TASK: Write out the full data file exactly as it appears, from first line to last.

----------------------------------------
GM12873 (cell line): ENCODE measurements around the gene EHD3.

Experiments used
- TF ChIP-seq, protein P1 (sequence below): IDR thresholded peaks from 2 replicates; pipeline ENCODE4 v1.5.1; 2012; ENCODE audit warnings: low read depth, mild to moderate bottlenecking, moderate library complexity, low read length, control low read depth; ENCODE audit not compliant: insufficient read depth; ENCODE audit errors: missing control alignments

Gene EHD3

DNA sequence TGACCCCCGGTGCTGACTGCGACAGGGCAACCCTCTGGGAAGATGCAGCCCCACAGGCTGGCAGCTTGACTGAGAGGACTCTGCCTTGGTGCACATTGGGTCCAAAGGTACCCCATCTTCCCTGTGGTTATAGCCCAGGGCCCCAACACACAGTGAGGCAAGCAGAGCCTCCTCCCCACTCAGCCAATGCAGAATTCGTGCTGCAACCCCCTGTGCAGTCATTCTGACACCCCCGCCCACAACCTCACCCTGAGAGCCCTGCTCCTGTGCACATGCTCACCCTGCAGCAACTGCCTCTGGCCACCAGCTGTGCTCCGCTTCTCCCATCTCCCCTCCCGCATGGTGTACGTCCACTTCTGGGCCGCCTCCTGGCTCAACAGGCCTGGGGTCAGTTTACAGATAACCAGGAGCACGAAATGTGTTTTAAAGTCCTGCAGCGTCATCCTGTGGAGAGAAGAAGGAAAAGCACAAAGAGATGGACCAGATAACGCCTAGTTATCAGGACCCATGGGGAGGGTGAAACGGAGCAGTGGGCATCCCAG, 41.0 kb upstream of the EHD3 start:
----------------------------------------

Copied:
GM12873 (cell line): ENCODE measurements around the gene EHD3.

Experiments used
- TF ChIP-seq, protein P1 (sequence below): IDR thresholded peaks from 2 replicates; pipeline ENCODE4 v1.5.1; 2012; ENCODE audit warnings: low read depth, mild to moderate bottlenecking, moderate library complexity, low read length, control low read depth; ENCODE audit not compliant: insufficient read depth; ENCODE audit errors: missing control alignments

Gene EHD3

DNA sequence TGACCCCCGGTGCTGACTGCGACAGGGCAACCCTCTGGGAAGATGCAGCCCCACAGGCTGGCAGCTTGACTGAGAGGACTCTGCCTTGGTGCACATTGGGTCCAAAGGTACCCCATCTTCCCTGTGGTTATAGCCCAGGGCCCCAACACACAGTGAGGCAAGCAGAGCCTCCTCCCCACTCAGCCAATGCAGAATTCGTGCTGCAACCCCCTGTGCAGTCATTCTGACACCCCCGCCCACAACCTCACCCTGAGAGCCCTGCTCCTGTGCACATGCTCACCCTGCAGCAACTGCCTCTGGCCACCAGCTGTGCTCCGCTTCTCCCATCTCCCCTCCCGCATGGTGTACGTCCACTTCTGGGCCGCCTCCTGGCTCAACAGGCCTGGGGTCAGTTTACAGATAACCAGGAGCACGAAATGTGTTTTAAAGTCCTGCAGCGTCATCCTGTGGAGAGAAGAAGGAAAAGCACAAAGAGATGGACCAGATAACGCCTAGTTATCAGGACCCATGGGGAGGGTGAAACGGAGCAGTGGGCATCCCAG, 41.0 kb upstream of the EHD3 start: